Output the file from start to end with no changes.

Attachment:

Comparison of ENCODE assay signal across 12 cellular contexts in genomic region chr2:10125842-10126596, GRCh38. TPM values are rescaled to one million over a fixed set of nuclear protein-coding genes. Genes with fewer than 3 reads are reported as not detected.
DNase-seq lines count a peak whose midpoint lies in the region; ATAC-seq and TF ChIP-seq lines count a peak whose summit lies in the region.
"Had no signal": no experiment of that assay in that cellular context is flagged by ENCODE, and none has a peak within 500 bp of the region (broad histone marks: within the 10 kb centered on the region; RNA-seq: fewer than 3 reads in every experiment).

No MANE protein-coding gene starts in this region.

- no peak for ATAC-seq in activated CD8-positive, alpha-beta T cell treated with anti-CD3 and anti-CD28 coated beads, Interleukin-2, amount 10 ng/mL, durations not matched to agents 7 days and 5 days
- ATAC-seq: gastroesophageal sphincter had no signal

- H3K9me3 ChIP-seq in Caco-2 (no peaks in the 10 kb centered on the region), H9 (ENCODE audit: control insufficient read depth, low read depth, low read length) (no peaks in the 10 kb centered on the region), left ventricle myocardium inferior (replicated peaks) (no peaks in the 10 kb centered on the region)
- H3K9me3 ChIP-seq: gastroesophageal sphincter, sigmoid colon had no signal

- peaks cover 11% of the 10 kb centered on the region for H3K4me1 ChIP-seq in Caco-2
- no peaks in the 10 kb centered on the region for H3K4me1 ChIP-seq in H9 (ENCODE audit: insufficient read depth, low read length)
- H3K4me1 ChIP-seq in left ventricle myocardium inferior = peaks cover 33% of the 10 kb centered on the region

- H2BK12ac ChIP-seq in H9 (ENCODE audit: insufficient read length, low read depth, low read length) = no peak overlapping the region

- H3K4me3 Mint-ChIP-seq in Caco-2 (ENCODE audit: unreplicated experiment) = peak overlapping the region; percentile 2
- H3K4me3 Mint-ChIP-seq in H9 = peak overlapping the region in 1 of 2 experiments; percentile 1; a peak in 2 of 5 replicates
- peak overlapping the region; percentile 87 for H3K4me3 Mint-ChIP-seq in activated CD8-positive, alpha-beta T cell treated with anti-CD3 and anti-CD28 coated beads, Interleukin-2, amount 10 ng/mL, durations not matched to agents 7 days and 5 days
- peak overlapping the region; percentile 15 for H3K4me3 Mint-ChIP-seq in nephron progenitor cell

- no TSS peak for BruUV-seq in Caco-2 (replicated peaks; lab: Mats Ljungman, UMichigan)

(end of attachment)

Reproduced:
Comparison of ENCODE assay signal across 12 cellular contexts in genomic region chr2:10125842-10126596, GRCh38. TPM values are rescaled to one million over a fixed set of nuclear protein-coding genes. Genes with fewer than 3 reads are reported as not detected.
DNase-seq lines count a peak whose midpoint lies in the region; ATAC-seq and TF ChIP-seq lines count a peak whose summit lies in the region.
"Had no signal": no experiment of that assay in that cellular context is flagged by ENCODE, and none has a peak within 500 bp of the region (broad histone marks: within the 10 kb centered on the region; RNA-seq: fewer than 3 reads in every experiment).

No MANE protein-coding gene starts in this region.

- no peak for ATAC-seq in activated CD8-positive, alpha-beta T cell treated with anti-CD3 and anti-CD28 coated beads, Interleukin-2, amount 10 ng/mL, durations not matched to agents 7 days and 5 days
- ATAC-seq: gastroesophageal sphincter had no signal

- H3K9me3 ChIP-seq in Caco-2 (no peaks in the 10 kb centered on the region), H9 (ENCODE audit: control insufficient read depth, low read depth, low read length) (no peaks in the 10 kb centered on the region), left ventricle myocardium inferior (replicated peaks) (no peaks in the 10 kb centered on the region)
- H3K9me3 ChIP-seq: gastroesophageal sphincter, sigmoid colon had no signal

- peaks cover 11% of the 10 kb centered on the region for H3K4me1 ChIP-seq in Caco-2
- no peaks in the 10 kb centered on the region for H3K4me1 ChIP-seq in H9 (ENCODE audit: insufficient read depth, low read length)
- H3K4me1 ChIP-seq in left ventricle myocardium inferior = peaks cover 33% of the 10 kb centered on the region

- H2BK12ac ChIP-seq in H9 (ENCODE audit: insufficient read length, low read depth, low read length) = no peak overlapping the region

- H3K4me3 Mint-ChIP-seq in Caco-2 (ENCODE audit: unreplicated experiment) = peak overlapping the region; percentile 2
- H3K4me3 Mint-ChIP-seq in H9 = peak overlapping the region in 1 of 2 experiments; percentile 1; a peak in 2 of 5 replicates
- peak overlapping the region; percentile 87 for H3K4me3 Mint-ChIP-seq in activated CD8-positive, alpha-beta T cell treated with anti-CD3 and anti-CD28 coated beads, Interleukin-2, amount 10 ng/mL, durations not matched to agents 7 days and 5 days
- peak overlapping the region; percentile 15 for H3K4me3 Mint-ChIP-seq in nephron progenitor cell

- no TSS peak for BruUV-seq in Caco-2 (replicated peaks; lab: Mats Ljungman, UMichigan)